What kind of craziness has entered my ears this time.. - Page 3
 
 

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What kind of craziness has entered my ears this time..

This is a discussion on What kind of craziness has entered my ears this time.. within the Horse Trainers forums, part of the Training Horses category

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        07-08-2013, 05:52 PM
      #21
    Showing
    Quote:
    Originally Posted by KylieHuitema    
    I am staying far, far away from her. She invited me and my friend on a trail ride, and my eyes just got wide.. I was only imagining her riding her horse with the draw reins and martingale on a trail ride.. I politely declined.
    LOL good for you. You seem to have the same sense of humour I have.
    KigerQueen likes this.
         
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        07-08-2013, 06:26 PM
      #22
    Yearling
    Quote:
    Originally Posted by KylieHuitema    
    Another question for you all, regarding a trainer I recently watched train her horses.

    She believed that it is more beneficial to a horses success, to do most of it's training at the end of a line. All she would really do is long line the horse in a round pen. She claimed it taught softness and acceptance of the bridle, even though the horse would pull like heck at the end of the lines.
    Then for the riding, she would use a western saddle on saddle seat horses since it is better for their back. In addition, the horse would have a twisted wire bit in (which changed ride to ride, never the same, consistent bit), with the reins running through a martingale, similar to this: Winner's Circle Horse Supplies, Saddlebred and Gaited Horse Specialists - Perfection Training Martingale
    On top of that, there would be draw reins. The rider would have 2 sets of reins.

    Now tell me, is this kind of training, actually good training? Because all that runs through my mind is that the martingale and draw reins are creating holes in the training, and that the lunging is killing the horses joints and mouth for that matter..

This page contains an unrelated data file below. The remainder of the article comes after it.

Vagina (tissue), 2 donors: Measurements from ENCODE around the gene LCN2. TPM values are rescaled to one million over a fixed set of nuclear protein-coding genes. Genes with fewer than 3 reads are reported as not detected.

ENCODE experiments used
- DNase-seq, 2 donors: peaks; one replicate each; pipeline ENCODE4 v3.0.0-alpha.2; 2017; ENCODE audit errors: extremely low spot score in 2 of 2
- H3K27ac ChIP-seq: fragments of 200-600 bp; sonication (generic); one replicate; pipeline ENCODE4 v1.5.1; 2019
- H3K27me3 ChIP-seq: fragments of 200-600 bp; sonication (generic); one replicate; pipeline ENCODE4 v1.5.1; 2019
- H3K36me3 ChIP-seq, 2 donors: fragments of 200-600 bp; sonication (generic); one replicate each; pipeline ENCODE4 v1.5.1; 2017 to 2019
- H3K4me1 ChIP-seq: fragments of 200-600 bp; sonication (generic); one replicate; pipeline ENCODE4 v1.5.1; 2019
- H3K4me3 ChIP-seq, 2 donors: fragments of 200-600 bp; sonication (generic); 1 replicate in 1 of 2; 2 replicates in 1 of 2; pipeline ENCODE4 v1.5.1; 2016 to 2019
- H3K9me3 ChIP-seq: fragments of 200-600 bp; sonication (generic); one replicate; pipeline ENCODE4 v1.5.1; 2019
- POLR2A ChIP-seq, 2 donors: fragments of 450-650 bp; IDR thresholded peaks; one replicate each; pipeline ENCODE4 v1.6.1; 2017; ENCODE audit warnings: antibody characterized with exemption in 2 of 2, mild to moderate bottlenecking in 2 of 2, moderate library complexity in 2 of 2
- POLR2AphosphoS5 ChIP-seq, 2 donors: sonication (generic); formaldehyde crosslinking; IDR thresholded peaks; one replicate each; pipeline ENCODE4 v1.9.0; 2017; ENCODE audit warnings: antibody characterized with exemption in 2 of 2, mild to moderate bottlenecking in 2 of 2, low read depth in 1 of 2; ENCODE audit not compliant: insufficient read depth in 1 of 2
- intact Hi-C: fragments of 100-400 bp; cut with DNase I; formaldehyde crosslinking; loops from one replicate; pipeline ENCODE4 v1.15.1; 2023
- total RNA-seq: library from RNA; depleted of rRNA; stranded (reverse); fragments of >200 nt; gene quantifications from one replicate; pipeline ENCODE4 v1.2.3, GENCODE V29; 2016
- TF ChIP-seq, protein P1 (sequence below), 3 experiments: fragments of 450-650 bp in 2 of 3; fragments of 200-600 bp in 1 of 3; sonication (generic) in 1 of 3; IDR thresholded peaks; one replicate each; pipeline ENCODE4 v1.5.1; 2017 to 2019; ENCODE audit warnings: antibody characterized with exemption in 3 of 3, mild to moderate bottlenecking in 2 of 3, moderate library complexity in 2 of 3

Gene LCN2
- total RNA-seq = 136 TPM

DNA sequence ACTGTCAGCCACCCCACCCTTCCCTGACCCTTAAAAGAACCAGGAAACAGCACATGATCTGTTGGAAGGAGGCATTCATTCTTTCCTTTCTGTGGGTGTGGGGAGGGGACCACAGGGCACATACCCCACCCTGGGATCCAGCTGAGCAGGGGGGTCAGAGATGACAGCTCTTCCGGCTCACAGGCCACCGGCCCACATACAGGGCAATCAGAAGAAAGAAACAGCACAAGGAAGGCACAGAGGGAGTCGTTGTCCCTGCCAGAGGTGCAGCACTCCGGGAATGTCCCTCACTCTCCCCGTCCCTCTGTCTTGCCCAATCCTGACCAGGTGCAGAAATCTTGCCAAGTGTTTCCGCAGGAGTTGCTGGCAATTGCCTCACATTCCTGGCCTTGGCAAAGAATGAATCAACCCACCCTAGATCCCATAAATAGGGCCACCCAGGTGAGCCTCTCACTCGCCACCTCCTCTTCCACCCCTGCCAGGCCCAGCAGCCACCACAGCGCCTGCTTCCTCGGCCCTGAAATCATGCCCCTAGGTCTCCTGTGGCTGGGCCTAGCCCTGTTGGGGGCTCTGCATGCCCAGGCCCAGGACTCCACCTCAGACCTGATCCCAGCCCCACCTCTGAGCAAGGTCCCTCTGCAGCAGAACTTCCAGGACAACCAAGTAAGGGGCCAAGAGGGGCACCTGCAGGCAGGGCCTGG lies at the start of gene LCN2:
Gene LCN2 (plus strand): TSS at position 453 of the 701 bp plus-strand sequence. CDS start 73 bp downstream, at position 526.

These are the things I find unacceptable.
    There is no need for a twisted wire bit. Period. Also with a bit that strong, a martingale and draw reins are redundant and very harsh.

    So no, this is not good training.
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        07-08-2013, 07:30 PM
      #23
    Yearling
    Quote:
    Originally Posted by palogal    
    These are the things I find unacceptable.
    There is no need for a twisted wire bit. Period. Also with a bit that strong, a martingale and draw reins are redundant and very harsh.

    So no, this is not good training.

    The thing that got me is that my friend's horse worked in a smooth snaffle before this trainer and now only can work in a twisted wire.
         
        07-08-2013, 10:06 PM
      #24
    Yearling
    Quote:
    Originally Posted by KylieHuitema    
    The thing that got me is that my friend's horse worked in a smooth snaffle before this trainer and now only can work in a twisted wire.
    Wow. Time to have the horse retrained by someone that knows what they're doing. No pleasure riding horse needs a twisted wire unless there are serious training issues.

    I've used one twisted wire once in 20 years and believe me, I needed it. I had a horse that would root so bad he'd pull your shoulders out of the socket and then when he threw you onto his forehand he'd buck and send you over his head. Two days with a twisted wire and he was over it and riding in a snaffle.


    I don't even know of any show riders that use a twisted wire, even for jumping. I know some barrel racers that use some pretty heavy metal but that's an entirely different deal with them.
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        07-08-2013, 10:30 PM
      #25
    Yearling
    Quote:
    Originally Posted by palogal